I truly hope I don’t sound rude, I get that this is regional, and I would attend an event such as this. But even so it will always seem inappropriate to me, especially when you take into consideration the other costs your guests will incur. They may have to take a day off for your wedding, spend money on travel and hotels, potentially buy a new outfit, attend pre-wedding events such as bachelor or bachelorette parties, bridal showers, rehearsal dinners, buying a gift, etc…

    So to me, to ask for anything more seems wrong. But then again, this isn’t the norm in my neck of the woods, so maybe it’s just something I’m not used to.

    • I don’t think you sound rude at all. Like I said, I get that guests already have a lot of expenses, so I certainly don’t fault anyone for not accepting the invitation to the Stag and Doe. In our case, we didn’t really have the option to save for longer since it happened so close to the big day. We had signed contracts and paid deposits too, so for some things (not many, but a few) it was too late to scale back, but we did cut costs wherever we could (ie designing the invitations myself, handmaking bouquets out of things like drumsticks and guitar pics, getting a prom dress in lieu of a wedding dress, etc).

  4. I have attended Stag and Doe parties, so you can add my voice to the “it’s regional” thing. We didn’t have one for my wedding, although I think that’s because we were travelling from out of province (Sackville NB to Ottawa ON). To me, it’s another way for communities to provide support, and to celebrate. And it’s fun!

    If it’s not your cup of tea, don’t throw one/don’t attend, but I wouldn’t both getting upset about it. Most of the time it’s the wedding party or family members hosting the S&D, not the couple themselves.

  5. I’m from SoCal and living in Western WA and this is the first time I’ve ever heard of Stag & Doe parties. I’m one of those folks to whom my knee-jerk reaction to the concept is negative. It’s like an IndieGoGo campaign for a stranger. If a friend needed emergency surgery, I’d offer to chip in (money, if I had it, or something else, like dog-sitting or cooking dinner for them during recovery if I didn’t). Using my wedding as an excuse to ask for money from others (even though it’s in exchange for a party, essentially- which I don’t normally charge friends for either) feels more like extortion via guilt. But to be fair, I also hate money dances.

  6. Ugh. I’m in Southern Ontario, and I just got swarmed by friends shocked and horrified about not having a stag and doe because people think they’re a lot of fun (and because we could, and I quote, “make dat cash money”). But the idea of having to go to another party is honestly enough to make me sick with terror. I don’t even like going out to the bar with friends! The idea of being surrounded by a lot of people who will all be in my face and wanting to talk to me and there’ll be a lot of noise and drunk people… please, for the love of god, no.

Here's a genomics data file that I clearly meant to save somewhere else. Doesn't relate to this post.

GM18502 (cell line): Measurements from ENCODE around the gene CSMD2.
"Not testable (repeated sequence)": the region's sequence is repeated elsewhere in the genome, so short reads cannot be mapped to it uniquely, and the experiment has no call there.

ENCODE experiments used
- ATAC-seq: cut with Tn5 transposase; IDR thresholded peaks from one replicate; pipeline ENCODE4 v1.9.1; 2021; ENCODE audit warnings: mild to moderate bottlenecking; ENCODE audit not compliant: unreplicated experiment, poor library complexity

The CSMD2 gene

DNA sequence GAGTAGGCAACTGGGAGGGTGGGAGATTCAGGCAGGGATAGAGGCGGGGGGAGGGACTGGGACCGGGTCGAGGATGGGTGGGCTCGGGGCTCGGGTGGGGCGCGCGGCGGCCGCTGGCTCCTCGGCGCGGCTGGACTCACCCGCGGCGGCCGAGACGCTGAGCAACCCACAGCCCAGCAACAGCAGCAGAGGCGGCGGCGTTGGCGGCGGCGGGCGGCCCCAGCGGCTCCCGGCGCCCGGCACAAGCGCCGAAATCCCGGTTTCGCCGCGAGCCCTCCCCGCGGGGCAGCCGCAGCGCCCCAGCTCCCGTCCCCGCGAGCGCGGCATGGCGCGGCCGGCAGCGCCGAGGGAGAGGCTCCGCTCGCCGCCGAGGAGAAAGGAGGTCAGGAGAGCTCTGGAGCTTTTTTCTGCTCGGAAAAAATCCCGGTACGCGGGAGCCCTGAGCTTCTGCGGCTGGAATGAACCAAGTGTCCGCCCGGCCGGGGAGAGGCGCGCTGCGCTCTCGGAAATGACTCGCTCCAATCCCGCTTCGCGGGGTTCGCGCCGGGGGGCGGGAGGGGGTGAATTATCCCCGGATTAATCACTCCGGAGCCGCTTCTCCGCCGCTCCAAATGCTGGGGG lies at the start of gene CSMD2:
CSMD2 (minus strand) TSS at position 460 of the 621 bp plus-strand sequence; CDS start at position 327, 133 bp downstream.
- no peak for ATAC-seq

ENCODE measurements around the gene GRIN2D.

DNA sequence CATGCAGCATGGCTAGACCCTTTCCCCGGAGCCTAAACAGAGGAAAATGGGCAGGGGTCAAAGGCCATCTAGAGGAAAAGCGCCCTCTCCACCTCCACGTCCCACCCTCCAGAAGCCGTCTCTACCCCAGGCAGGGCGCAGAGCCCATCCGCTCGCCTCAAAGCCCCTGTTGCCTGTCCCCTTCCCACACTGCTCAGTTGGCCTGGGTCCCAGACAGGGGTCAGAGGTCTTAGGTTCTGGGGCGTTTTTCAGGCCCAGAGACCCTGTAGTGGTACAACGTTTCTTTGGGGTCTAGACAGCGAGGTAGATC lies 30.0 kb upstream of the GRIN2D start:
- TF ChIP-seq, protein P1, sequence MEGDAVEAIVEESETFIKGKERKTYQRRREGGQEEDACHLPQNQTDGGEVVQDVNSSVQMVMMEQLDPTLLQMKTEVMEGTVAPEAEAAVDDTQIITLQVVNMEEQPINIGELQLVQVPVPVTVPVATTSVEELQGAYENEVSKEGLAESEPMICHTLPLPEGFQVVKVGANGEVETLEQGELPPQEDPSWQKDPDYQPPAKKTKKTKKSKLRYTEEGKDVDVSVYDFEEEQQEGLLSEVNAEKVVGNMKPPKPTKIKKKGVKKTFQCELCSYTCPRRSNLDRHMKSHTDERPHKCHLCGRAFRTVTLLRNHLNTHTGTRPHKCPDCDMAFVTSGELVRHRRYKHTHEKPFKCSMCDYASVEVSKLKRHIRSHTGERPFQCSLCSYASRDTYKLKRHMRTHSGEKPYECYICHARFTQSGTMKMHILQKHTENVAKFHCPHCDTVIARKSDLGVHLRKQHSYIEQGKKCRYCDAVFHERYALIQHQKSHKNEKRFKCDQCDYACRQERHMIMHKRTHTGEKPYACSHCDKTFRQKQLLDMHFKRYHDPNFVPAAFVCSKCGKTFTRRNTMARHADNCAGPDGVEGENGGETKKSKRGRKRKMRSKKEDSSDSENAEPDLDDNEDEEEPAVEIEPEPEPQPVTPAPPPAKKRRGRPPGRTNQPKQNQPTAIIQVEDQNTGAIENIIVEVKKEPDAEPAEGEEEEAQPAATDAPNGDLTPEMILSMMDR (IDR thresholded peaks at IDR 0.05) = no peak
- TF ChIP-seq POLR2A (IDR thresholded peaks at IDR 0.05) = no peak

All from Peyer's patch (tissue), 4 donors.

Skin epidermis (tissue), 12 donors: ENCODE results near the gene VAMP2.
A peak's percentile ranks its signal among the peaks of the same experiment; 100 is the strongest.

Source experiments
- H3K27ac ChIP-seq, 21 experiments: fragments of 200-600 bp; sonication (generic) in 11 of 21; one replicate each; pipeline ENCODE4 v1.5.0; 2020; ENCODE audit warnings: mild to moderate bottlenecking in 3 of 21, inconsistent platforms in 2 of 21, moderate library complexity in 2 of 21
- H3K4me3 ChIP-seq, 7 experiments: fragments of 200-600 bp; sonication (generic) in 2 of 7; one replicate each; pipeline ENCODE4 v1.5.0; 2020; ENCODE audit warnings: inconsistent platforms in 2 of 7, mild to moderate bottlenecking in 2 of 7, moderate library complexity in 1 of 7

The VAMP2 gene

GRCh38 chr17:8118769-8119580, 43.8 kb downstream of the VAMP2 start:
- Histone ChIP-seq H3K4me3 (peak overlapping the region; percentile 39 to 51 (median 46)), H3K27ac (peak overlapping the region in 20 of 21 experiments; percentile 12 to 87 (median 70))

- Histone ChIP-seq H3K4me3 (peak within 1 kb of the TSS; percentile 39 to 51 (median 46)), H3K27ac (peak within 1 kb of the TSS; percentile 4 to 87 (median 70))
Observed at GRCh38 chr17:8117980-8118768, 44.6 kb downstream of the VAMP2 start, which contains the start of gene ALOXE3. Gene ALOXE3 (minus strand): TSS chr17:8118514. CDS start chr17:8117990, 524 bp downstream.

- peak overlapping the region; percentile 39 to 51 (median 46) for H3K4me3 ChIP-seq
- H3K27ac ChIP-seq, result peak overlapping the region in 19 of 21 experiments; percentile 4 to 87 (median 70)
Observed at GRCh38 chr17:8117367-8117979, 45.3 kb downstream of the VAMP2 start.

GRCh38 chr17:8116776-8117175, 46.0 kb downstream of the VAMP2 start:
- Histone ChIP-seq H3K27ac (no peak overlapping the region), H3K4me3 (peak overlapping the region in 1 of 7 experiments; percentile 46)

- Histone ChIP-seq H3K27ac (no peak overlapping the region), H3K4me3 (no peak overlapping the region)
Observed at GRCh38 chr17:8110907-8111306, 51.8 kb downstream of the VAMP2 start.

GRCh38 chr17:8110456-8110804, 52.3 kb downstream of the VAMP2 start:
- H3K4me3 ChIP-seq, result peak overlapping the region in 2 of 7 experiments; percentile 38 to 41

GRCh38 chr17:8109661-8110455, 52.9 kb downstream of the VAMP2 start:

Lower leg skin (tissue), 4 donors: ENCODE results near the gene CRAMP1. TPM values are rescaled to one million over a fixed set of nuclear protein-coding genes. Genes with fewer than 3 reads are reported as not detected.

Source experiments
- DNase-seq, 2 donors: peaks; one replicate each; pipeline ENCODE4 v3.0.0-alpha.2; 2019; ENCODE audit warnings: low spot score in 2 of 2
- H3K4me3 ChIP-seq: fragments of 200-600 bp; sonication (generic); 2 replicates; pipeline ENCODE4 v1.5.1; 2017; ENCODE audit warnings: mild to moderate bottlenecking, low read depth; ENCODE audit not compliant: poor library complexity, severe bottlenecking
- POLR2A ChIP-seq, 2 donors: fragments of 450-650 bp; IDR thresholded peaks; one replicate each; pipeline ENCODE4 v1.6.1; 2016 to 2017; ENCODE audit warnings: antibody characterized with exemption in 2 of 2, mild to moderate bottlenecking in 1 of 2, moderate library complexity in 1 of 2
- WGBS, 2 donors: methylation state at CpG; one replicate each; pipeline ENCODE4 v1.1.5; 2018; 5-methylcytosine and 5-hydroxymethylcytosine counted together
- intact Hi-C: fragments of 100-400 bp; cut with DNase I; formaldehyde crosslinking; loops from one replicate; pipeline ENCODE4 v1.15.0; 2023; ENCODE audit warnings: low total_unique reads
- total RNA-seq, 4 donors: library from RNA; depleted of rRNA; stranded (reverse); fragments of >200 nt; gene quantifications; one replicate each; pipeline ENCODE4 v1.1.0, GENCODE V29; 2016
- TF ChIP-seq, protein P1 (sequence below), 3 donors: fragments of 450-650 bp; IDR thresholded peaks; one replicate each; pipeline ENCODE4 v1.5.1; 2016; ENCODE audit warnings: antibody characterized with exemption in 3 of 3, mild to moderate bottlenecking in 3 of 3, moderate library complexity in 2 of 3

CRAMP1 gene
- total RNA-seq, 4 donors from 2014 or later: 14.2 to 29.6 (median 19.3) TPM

But like the OP, we’ve had a major set back. My fiance was just laid off. We can’t reschedule, we would lose around $5k in deposits.

  7. I had no idea that stag and does were an almost exclusively Ontario and Manitoba thing until my friends started getting married and having them and I looked it up. I wonder how that came to be?

    Anyway, I wouldn’t have one, but I know a lot of people do in these parts. I do think it’s inappropriate to invite people who you’re not inviting to your wedding. I find it kind of weird how Americans get really freaked out about being asked to spend money at a wedding, like there’s a lot of articles about how cash bars are totally taboo too but lots of people do that here.

  8. I honestly hate the idea of Stag and Doe. My friend keeps on nagging me and says that she is saving me tickets (which were original $10 each) but now they are $20 each. She said she will give me and my boyfriend 2 for 30$ but I think it is a rip off considering I was told they were originally $10. The only thing included in the cover is the admission to the stag and doe. You have to pay extra for games, drinks, and raffle. There isn’t any food included either because they are trying to keep the party as cheap as possible. Honestly, I have never spent that much money at a club before- so paying $15 for just entering the hall is too pricey for me. I don’t even know the people hosting the stag and doe! The bride doesn’t even like me (which I do not know how that is possible since I don’t even know her. I met her once and she ignored me the whole time) and yet she still wants me to fund her wedding??? Going out on the town is cheaper (entry is usually free or 5-10$ cover) then going to the stag and doe. I am forced to go because my friend tricked me asking me what I was doing on March 1st, and I said I was free (assuming we would do something) and then she said she would save my boyfriend and I stag and doe tickets, and I “can’t get out of it since I have nothing better to do”… Why the hell am I stuck paying $30 for someone who doesn’t care for my company and have absolutely nothing included in the huge price? I am going to get drunk before I go and have dinner at home so I’m not starving all night. Plus, I am protesting the games, prizes and drinks because I will not be paying $5 for one drink, $5 for a few raffle tickets and $5 for 1 game. I am not rich like they think I am. Not that you did this to your friends! I just know I will never, ever go to another one again. Even if someone tries tricking me into it. Not worth the price at all for someone who I do not know. Maybe for a friend who actually enjoys my company and isn’t using me for my money.